Toyota plans on selling over 100,000 hybrids in the US this year. Honda will add another 50,000 or so. That's not all that limited. GM's truly limited number of "hybrid" pickups don't really count due to their tiny numbers and un-hybrid-like design.
0

Share this post


Link to post
Share on other sites
How about the Jeep Commander! Isn't Ford bringing out new large SUV's? GM is the least guilty of all these manufacturers.
0

Share this post


Link to post
Share on other sites

It's easy to criticize, but this comment doesn't quite ring true to me:
GM shouldn't walk away from their biggest profit-makers.  They should do everything they can to protect that market -- and I think the 2007's are a step towards that.  Matter of fact, if they had fold-flat rear seats, I think they'd be far-and-away head of the class.  Even without that, they certainly are better than anybody's else's trucks and suv's.  Last time I looked, GM didn't give up on cars at all: witness the Impala, Monte, Cobalt, Aveo and Malibu.. that's 5 cars right there -- and that's only Chevrolet!!  Where was this author's "forward-thinking" 18 months ago when gas prices were cheap?!  The truth is, there wasn't any; which is why Nissan rolled out their Titan/Armada, why Toyota is putting out a 268hp Rav4, why Honda produced a craptacular-gas-mileage Ridgeline, and why Toyota is building an even-larger Tundra (with a larger engine).  That goes to show their was forecasting was an industry-wide issue.  Granted Toyota and Honda has their hybrids -- but only in limited capacities.

As it is, there will always be a market for full-size vehicles; whether it be trucks, suv's or vans.  GM's in a better position that anybody (fuel-economy-wise) to capture those sales.  I'm sorry if that doesn't fit into this author's pre-concieved "GM=bad" mindset.

[post="46920"]<{POST_SNAPBACK}>[/post]



1000% well said!
0

Share this post


Link to post
Share on other sites
One ting forgotten in all the hand wringing, is that GM needs to mke their plants flexible. No need for plants scattered all over making one body style, with the excess going to Rental fleets. And, to those that claimed "GM is going to re-tool and switch back to BOF RWD cars" by 2008, what do they say now??
0

Share this post


Link to post
Share on other sites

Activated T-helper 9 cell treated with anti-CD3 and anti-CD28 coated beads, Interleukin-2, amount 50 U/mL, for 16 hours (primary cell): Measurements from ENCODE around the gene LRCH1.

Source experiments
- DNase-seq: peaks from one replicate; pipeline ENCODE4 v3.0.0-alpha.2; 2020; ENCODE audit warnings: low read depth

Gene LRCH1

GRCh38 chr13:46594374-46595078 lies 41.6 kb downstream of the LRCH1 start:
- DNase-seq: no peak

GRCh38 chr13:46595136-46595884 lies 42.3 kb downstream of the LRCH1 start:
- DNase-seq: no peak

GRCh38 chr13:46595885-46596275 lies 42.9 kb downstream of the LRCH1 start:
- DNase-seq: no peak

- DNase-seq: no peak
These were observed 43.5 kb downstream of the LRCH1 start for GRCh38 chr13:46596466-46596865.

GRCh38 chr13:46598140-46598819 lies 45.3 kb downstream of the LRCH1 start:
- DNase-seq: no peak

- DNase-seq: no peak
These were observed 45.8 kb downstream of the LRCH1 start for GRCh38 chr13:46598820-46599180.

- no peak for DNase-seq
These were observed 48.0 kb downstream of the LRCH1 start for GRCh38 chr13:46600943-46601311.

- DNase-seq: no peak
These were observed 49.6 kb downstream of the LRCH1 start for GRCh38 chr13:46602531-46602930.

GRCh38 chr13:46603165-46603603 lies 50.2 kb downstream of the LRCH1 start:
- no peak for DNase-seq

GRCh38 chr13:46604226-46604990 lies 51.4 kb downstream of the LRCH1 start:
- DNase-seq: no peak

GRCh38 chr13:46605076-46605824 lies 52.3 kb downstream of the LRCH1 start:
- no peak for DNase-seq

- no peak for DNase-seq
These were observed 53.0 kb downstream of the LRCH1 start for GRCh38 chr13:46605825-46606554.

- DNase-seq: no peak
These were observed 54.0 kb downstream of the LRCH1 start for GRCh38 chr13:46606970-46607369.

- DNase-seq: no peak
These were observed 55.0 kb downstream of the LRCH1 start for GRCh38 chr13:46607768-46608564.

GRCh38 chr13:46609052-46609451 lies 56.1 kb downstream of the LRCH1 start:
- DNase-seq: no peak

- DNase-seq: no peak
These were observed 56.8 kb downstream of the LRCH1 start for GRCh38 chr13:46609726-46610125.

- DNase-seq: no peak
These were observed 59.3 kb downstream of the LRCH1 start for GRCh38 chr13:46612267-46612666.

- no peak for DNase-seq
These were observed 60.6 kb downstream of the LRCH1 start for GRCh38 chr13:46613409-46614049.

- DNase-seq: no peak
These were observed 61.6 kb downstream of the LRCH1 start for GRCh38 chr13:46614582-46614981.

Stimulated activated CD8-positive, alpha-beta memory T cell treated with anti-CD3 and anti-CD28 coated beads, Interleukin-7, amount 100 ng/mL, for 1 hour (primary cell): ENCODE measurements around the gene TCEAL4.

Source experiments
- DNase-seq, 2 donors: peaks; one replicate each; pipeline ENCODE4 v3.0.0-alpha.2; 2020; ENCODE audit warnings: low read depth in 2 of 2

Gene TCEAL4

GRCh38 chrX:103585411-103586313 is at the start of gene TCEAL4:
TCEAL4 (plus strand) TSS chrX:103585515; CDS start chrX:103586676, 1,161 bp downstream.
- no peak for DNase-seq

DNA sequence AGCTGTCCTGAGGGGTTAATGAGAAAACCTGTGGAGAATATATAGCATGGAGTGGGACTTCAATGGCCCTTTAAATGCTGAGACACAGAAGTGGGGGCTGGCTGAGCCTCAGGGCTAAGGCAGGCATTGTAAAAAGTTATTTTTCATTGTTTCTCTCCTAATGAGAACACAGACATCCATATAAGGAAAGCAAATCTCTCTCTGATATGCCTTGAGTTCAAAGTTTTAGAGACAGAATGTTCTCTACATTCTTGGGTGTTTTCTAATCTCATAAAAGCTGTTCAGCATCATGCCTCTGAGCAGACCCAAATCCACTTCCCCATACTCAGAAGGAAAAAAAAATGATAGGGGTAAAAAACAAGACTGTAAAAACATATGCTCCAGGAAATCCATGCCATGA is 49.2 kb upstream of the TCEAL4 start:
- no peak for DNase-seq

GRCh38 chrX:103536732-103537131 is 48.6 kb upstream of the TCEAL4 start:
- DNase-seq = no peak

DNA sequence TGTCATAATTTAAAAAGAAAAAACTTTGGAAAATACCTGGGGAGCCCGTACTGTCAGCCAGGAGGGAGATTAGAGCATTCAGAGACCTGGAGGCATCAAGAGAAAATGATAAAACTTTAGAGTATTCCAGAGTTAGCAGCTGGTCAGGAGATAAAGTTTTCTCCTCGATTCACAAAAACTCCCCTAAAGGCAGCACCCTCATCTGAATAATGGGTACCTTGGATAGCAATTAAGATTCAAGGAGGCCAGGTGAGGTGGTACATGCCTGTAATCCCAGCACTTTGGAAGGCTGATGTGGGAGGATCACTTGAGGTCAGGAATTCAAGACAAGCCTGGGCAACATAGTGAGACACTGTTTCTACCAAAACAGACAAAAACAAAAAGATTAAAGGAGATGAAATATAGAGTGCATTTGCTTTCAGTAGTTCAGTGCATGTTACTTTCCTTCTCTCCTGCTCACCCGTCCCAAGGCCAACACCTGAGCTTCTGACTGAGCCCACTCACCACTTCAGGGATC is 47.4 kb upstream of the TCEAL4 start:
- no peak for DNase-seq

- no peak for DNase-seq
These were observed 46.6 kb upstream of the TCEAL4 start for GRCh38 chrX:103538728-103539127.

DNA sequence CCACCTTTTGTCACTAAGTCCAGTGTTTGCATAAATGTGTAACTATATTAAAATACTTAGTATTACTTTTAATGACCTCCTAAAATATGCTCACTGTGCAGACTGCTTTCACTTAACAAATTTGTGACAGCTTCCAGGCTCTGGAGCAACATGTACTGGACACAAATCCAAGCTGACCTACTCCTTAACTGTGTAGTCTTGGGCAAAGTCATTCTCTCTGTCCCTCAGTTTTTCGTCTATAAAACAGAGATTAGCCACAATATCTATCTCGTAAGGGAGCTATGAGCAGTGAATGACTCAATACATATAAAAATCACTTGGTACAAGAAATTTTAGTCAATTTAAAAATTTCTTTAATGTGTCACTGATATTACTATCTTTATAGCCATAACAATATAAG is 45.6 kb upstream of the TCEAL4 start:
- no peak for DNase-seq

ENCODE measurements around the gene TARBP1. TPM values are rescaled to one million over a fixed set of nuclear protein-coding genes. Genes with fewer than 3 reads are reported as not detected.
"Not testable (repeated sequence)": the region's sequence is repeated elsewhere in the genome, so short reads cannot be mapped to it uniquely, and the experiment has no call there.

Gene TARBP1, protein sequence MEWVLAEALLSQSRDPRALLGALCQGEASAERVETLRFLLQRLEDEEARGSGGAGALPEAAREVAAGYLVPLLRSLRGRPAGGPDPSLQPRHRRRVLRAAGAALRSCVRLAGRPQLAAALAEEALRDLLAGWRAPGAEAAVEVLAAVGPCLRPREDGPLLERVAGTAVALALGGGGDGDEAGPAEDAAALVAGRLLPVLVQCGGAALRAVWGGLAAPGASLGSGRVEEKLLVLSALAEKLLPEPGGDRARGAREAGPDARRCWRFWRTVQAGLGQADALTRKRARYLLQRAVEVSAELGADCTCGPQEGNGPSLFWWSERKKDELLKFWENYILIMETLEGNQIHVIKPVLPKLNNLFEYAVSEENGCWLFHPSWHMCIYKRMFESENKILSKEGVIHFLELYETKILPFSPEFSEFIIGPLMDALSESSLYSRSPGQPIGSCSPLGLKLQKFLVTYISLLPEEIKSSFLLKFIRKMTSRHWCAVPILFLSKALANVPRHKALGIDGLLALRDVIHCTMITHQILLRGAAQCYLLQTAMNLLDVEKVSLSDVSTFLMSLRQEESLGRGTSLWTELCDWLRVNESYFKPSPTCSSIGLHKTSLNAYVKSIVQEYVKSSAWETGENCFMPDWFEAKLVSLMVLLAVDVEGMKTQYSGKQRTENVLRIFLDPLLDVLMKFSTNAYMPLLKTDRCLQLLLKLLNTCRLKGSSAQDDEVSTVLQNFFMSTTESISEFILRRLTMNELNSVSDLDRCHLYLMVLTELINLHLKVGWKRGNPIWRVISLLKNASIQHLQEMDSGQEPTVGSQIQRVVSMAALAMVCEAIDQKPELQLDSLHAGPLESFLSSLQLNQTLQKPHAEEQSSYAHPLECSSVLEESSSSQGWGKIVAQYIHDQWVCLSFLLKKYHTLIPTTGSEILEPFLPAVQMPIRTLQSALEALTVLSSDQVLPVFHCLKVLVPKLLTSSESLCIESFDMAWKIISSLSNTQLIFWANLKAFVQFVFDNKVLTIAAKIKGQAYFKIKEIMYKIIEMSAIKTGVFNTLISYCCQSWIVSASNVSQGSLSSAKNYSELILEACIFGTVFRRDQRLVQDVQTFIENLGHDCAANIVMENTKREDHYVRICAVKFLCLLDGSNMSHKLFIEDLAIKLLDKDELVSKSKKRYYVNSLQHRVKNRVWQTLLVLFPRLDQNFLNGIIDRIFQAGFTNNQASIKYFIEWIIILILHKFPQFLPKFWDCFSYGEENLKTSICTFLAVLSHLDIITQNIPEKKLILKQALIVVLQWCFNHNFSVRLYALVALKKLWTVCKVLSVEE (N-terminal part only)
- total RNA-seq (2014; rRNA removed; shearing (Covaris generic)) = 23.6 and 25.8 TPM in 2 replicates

No-one said BOF, although many seemed to wish they would (the same people who killed the 3.7 L DOHC engine for the GP). RWD does seem to be coming in a bigger way than anticipated. Beside flawed product planning (and I mean details most of you aren't concerned about), common to most companies including Toyota, GM's biggest problem is getting the best from suppliers in technology and materials. Ford seems to be addressing this vigorously with a new focus on good supplier relations, GM not yet.
0

Share this post


Link to post
Share on other sites
I'll be happy to see RWD make a big return at GM. It's one of their strengths. They never should have let it go. GM's product decline started with the '80 X cars, imo, and they're only recently coming up with truly appealing mainstream FWD cars (with a few exceptions, "Aurora" being one). Edited by ocnblu
0

Share this post


Link to post
Share on other sites

Toyota plans on selling over 100,000 hybrids in the US this year. Honda will add another 50,000 or so. That's not all that limited. GM's truly limited number of "hybrid" pickups don't really count due to their tiny numbers and un-hybrid-like design.


First off: "un-hybrid like design?" When a vehicle can switch between battery-power or gasoline, it's a hybrid. GM's pickups do that (when stationary)--so yes, they ARE a true hybrid--they aren't propelled by an electric motor (that's called a "full hybrid"). GM's commercial full hybrids won't be out for another year or so.

My point wasn't to say that Toyota/Honda didn't have hybrids -> my point was to illustrate that Toyota/Honda put more effort into larger engines and larger vehicles than they do the hybrids. How telling is this: Honda sells 50k hybrids a year, and the un-fuel efficient Ridgeline will sell 50k this year. Which has gotten more press? The Ridgeline or the hybrid? How many Honda hybrid commercials have you seen this week? Month? Year? Compare that to the Ridgeline commercials. Honda isn't pushing green -> they are pushing their Ridgeline. And yes, 150k units/year IS a limited quantity; especially when you realize US auto sales reached 16+ million units last year.